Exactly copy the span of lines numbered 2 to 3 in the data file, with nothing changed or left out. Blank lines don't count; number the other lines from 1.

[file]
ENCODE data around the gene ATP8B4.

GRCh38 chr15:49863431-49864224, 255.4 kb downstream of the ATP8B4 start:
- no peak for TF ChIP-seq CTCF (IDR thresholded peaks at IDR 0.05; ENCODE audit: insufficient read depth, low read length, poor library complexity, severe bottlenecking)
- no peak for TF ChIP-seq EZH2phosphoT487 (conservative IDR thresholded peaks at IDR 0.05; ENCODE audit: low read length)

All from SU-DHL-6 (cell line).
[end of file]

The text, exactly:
GRCh38 chr15:49863431-49864224, 255.4 kb downstream of the ATP8B4 start:
- no peak for TF ChIP-seq CTCF (IDR thresholded peaks at IDR 0.05; ENCODE audit: insufficient read depth, low read length, poor library complexity, severe bottlenecking)